FoxNews.com - World's Smallest Computer Created

by paul on 2/23/2011 12:28:32 PM

Designed for use in an implantable eye-pressure monitor, University of Michigan researchers developed what is believed to be the first complete millimeter-scale computing system.

Greg Chen

Designed for use in an implantable eye-pressure monitor, University of Michigan researchers developed what is believed to be the first complete millimeter-scale computing system.

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Record Web Video

by paul on 1/11/2011 4:28:08 PM

If you ever need to download web video, check out http://www.recordstreamingvideo.net/

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Making Asynchronous Programming Easy

by paul on 10/29/2010 8:17:35 PM
Today, we are unveiling significant language and framework enhancements in C# and Visual Basic that enable developers to harness asynchrony, letting them retain the control flow from their synchronous code while developing responsive user interfaces and scalable web applications with greater ease.   This CTP delivers a lightweight asynchronous development experience as close to the standard synchronous paradigms as possible, while providing an easy on-ramp to the world of concurrency.

Adding "await" and "async" keywords is genius!

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Mozilla Labs Concept Series: Seabird – A Community-driven Mobile Phone Concept

by paul on 9/24/2010 8:11:25 PM

I think somebody should make this phone!

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ASP.NET MVC ForEach-Loop Sugar

by paul on 8/26/2010 3:15:35 PM

When you make the move from classic ASP.NET MVC webforms, one of the funny questions you hear is, “Where is the repeater control?”. The MVC veteran responds, “It’s called a For-Loop”. However, if you are used to using the ASP.NET DataList control for doing things like providing repeating columns, then a standard ForEach-Loop won’t do without some help. While I’m sure there are a number of ways to handle this, I want to demonstrate a simple re-usable way to extend what information is available in the foreach loop.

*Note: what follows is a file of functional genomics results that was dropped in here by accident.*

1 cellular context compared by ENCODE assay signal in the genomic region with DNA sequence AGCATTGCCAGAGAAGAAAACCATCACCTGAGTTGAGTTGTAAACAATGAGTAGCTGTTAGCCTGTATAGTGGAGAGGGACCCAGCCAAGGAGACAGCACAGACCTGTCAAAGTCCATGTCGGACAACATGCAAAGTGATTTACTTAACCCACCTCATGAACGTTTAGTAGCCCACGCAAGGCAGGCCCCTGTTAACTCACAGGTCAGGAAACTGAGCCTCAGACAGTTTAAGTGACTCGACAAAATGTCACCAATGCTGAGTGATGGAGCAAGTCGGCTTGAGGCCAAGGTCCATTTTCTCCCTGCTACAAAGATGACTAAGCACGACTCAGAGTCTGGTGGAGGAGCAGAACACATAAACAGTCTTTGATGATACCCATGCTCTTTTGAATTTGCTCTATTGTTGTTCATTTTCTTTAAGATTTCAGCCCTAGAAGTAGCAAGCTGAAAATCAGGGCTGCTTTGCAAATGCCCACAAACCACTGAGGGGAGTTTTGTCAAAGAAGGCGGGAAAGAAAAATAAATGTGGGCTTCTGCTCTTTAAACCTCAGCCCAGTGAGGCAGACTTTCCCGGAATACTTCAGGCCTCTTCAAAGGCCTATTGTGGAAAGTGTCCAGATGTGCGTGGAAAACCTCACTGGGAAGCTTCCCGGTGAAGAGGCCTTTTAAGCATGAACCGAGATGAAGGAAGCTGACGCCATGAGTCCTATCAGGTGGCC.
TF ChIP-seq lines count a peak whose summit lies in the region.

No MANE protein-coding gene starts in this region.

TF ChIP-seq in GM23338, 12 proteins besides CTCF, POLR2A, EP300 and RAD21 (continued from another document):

To provide additional information to the loop, I’ve created an extension method that takes an IEnumerable<T> and returns a list of IEnumerable<ForEachItem<T>>. The extra data for the loop is provided in the ForEachItem<T> class.

public class ForEachItem<T> { public T Item { get; set; } public bool First { get; set; } public bool Last { get; set; } public int Index { get; set; } public bool NewGroup { get; set; } }

Here is a list of what each Property represents:

  • Item: This provides access to the original data item
  • First: This boolean is true if it is the first item in the list
  • Last: This boolean is true if it is the last item in the list
  • Index: This is the index of the item in the list
  • NewGroup: This bool represents if this item is the first in a new group (explained below)

The extension method simply iterates through the source list and creates a ForEachItem instance for each item.

public static IEnumerable<ForEachItem<T>> ToFor<T>(this IEnumerable<T> items) { return ToFor(items, 0); } public static IEnumerable<ForEachItem<T>> ToFor<T>(this IEnumerable<T> items, int group) { var list = new List<ForEachItem<T>>(); foreach (var item in items) { var fei = new ForEachItem<T> { First = (list.Count == 0), Item = item, Index = list.Count }; fei.NewGroup = (group > 0 && (list.Count % group == group - 1)); list.Add(fei); } if (list.Count > 0) list[list.Count - 1].Last = true; return list; }

The first extension method ToFor(items) can be used when you don’t require grouping. The second method allows you to provide an integer which will set NewGroup to true for every X items. This can be used to produce things like the RepeatColumns function of the DataList. Here is some example usage to create a table from a loop that has 4 columns across:

 

<table> <tr> <% foreach (var m in users.ToFor(4)) { %> <td><%= m.Item.Name %></td> <% if (m.NewGroup) app.Write("</tr><tr>"); %> <% } %> </tr> </table>

Another use could be to format a menu of links for a website that need to have a pipe character between the links:

<% foreach (var p in pages.ToFor()) { app.Write("<a href='{0}'>{1}</a>", p.Item.Href, p.Item.Title); if (!p.Last) app.Write("&nbsp;&nbsp;|&nbsp;&nbsp;"); } %>

If you find this useful, feel free to leave a comment and let me know. I’d also love to hear if you have other techniques that you use to solve the same sorts of problems.


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